Weight loss and reduced appetite towards the end of life

Many people with pancreatic cancer lose their appetite and lose weight. People in the last few weeks of life will gradually feel less like eating, and will eat less.

It is normal for people to to eat less as they approach the end of their life. The cancer can reduce your appetite, and symptoms, such as sickness, pain or fatigue, may put you off eating. And as your body slows down, it needs less food.

Losing a lot of weight can be upsetting for both you and your family. But try not to worry about how much you are eating or about putting weight back on, as you probably won’t be able to put on weight. But there are things that can help manage appetite and weight loss.

What can help with appetite and weight loss?

  • It’s fine to eat and drink what you feel like, even if that’s only small amounts.
  • Try having small meals or snacks of things that you fancy. You may find soft food such as soup, yoghurt or ice cream easier to eat.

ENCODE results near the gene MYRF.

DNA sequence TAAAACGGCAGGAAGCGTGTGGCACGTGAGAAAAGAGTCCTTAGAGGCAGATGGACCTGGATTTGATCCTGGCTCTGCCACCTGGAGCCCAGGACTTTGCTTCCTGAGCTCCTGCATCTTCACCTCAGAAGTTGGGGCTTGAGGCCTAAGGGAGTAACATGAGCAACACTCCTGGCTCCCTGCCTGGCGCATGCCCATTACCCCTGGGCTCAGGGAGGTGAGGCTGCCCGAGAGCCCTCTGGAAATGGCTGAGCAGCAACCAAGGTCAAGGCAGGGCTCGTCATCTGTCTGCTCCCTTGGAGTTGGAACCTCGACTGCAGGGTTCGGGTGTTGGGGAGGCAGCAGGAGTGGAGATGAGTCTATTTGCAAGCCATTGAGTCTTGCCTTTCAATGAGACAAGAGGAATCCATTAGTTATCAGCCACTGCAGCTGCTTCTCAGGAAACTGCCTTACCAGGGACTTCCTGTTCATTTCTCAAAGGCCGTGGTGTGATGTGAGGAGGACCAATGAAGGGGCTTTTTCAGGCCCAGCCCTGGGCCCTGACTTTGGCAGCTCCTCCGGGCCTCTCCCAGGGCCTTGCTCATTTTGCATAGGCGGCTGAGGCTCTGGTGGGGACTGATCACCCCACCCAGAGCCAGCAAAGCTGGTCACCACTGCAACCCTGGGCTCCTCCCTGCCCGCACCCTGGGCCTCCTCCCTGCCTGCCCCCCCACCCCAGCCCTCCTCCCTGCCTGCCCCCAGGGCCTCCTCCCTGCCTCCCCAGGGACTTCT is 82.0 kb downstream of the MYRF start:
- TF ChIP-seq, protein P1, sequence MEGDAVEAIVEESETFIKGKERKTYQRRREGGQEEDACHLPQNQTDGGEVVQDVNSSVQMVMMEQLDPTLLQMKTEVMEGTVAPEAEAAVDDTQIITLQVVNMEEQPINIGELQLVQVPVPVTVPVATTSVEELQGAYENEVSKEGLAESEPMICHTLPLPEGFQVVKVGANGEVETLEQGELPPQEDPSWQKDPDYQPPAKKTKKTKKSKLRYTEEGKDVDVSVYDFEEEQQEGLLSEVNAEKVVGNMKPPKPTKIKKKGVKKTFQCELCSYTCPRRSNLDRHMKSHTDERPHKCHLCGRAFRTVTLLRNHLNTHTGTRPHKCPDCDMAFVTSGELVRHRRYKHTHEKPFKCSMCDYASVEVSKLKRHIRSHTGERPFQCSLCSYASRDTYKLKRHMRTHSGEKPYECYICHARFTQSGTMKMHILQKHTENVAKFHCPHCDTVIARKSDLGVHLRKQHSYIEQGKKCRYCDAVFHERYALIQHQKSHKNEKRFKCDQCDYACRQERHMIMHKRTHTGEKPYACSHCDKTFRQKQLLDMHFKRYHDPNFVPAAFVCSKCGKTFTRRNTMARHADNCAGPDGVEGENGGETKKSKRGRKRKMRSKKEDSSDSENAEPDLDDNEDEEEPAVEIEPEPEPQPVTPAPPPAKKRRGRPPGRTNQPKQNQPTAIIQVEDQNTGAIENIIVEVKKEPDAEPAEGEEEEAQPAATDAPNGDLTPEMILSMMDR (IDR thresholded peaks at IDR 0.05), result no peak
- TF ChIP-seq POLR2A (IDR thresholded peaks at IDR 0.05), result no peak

• You should continue to take pancreatic enzyme replacement therapy (PERT) while you are eating, but you can reduce the amount you take if you are eating less.
  • It is important to treat any problems that are stopping you eating, such as pain, sickness or tiredness.
  • Gentle physical activity can help to increase your appetite and help you maintain or improve your strength and fitness.

Your doctor or nurse can refer you to a dietitian for help with eating. They may suggest nutritional supplements to increase the amount of energy (calories) and protein in your diet.

Information for family members – helping with eating

It can be difficult if your loved one doesn’t feel like eating and is losing weight. But remember that this is normal. Don’t try to make them eat if they don’t want to. Support them by asking what they fancy and preparing food for them. And try not to be upset if they don’t eat much of it.

Read our information for families at the end of life

Questions about weight loss?

If you have any questions about appetite loss or weight loss, speak to your doctor, nurse or dietitian.

You can also speak to our specialist nurses on our free Support Line.

Speak to our nurses
Pancreatic Cancer Nurse Jeni Jones

Published March 2018

Review date March 2020